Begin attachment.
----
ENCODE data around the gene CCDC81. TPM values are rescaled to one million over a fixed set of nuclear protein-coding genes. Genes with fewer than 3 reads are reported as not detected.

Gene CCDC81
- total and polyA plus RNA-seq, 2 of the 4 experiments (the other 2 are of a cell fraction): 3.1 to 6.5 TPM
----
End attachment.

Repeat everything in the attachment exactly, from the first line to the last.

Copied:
ENCODE data around the gene CCDC81. TPM values are rescaled to one million over a fixed set of nuclear protein-coding genes. Genes with fewer than 3 reads are reported as not detected.

Gene CCDC81
- total and polyA plus RNA-seq, 2 of the 4 experiments (the other 2 are of a cell fraction): 3.1 to 6.5 TPM